How to handle a Social Media Crisis
They say there’s no such thing as bad publicity, but that’s highly debateable, especially in the age of social media.
It could be a negative comment, a badly timed post, or an ill-thought-out tweet, but the speed of social media can have the power to destroy your whole brand if not handled appropriately. On the other hand, if managed efficiently and effectively, it can give your brand an unexpected boost. It’s a good excuse to show off your effective community management skills!
So how can you successfully handle a social media crisis?
Follow these tips and make sure you’re prepared if problems arise.
1. Have a social media policy in place
Every organisation should have a continuity plan in place so that if an aspect of their business becomes inaccessible, e.g. the office building, they are still able to deliver their usual service without too much interruption. Social media shouldn’t be any different, so you should have a policy in place as to how you’re going to handle the crisis before it escalates. This should include; who will be responsible for taking action as too many people jumping on board could have just as detrimental an effect as the original issue.
2. Keep on top of social listening
Are people talking about your brand? What are they saying? Engaging in social listening gives you the opportunity to learn what people are saying about your brand, good and bad, and the chance to deal with any negative reviews before they get out of hand.
3. Deal with the problem as quickly as possible.
It may initially just be a negative comment, but if you don’t acknowledge the issue as soon as possible then it can escalate into a full-blown crisis. So the sooner you tackle the problem head-on, the easier it will be to contain. Recognising the issue promptly will show your customers and followers that you aren’t hiding away from the issue, and that you value their concerns.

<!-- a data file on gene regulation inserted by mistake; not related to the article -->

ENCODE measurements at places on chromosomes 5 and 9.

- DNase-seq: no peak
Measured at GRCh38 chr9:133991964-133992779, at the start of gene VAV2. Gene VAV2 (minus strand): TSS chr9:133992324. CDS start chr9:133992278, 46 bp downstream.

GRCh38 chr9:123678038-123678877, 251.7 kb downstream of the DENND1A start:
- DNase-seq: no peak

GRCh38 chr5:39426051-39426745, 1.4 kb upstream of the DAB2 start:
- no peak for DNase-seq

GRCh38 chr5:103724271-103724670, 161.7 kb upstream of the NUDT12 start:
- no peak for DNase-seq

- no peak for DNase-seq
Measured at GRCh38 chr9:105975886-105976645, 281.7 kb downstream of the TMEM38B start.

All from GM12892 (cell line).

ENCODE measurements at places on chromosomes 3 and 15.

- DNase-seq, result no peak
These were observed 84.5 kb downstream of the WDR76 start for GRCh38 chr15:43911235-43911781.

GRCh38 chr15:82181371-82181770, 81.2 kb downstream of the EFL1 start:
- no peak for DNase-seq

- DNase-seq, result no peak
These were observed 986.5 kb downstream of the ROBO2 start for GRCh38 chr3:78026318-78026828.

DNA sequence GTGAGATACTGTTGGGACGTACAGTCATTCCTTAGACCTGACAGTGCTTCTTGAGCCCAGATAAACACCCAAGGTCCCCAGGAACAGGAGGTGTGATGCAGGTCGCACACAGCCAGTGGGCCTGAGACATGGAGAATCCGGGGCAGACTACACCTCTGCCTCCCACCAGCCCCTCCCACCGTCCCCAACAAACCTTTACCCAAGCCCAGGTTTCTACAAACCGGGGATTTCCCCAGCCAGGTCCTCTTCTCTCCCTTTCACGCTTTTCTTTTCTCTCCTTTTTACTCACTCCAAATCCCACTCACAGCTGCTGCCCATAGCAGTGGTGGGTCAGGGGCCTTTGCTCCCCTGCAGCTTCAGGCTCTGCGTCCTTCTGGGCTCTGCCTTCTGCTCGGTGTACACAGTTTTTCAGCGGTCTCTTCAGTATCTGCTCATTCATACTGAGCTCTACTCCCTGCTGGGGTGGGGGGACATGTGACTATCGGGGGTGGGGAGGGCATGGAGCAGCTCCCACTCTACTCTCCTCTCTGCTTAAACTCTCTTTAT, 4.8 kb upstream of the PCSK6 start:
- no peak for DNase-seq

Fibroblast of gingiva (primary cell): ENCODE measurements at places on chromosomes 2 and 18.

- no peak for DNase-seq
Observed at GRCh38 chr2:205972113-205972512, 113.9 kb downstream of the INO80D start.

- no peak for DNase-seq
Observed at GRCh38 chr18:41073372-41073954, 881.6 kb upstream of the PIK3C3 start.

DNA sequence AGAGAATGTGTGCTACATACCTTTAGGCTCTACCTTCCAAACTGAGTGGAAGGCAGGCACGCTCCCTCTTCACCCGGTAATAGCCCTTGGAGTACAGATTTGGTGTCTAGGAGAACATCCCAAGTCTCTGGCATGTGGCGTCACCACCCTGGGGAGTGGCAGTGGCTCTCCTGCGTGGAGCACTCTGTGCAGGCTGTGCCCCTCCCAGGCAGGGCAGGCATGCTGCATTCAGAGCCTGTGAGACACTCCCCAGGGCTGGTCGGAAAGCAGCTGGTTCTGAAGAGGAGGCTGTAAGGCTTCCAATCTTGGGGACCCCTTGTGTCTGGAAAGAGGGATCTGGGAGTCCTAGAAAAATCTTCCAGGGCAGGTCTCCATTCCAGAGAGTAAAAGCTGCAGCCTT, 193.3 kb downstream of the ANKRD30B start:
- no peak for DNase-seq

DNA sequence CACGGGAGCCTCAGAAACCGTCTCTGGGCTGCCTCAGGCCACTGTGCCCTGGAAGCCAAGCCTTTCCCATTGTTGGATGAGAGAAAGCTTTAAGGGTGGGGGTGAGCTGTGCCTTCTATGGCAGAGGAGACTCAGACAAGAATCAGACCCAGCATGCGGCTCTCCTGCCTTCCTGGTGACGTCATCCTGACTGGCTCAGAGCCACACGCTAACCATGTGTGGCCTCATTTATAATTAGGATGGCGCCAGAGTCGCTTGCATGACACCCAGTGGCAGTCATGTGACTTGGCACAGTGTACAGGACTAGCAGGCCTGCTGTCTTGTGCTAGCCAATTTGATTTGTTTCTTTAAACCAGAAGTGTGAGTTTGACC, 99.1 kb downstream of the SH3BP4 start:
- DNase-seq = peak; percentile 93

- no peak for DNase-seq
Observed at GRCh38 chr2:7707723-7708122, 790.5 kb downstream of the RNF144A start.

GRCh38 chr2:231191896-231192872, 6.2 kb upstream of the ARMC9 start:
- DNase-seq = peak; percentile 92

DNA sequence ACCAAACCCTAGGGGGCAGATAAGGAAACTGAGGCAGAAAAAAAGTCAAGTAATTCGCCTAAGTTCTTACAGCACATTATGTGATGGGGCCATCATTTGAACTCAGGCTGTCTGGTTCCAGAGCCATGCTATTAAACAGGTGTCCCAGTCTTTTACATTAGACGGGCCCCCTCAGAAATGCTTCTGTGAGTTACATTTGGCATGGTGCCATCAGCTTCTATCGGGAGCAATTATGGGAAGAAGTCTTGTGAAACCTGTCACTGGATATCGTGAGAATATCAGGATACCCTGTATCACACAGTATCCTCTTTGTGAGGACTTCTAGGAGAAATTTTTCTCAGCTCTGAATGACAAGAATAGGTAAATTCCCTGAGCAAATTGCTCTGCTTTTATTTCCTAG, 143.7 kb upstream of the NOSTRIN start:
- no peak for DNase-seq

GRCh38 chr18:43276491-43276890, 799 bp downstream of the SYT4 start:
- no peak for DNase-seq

4. Assess the problem and work out the next steps. If possible, take it out of the public realm.
Can the issue be dealt with easily over direct message or email? Customers will usually want a solution to their complaint. Taking the issue onto a less public platform will help deescalate the situation before emotions get overblown.
5. Pause any scheduled posts
Consider the posts you have scheduled to go out and if necessary, pause any which may seem like you don’t take the issue seriously.
6. Stay professional
Always remember your professional tone of voice. Don’t get angry or take things personally. You are speaking for your brand, it’s nothing personal. Automatically deleting negative comments or blocking anyone who disagrees with you can be seen as ignoring the situation.
7. Learn from the experience:
· How did it start?
· What went well and what could you have done differently?
· What can you do to stop it from happening again?
Social media can be a breeding ground for negativity, but showing your customers how well you handle a crisis, no matter how big or small, will tell them a lot about your brand and how much you appreciate them.
At the end of the day, don’t try and ignore it!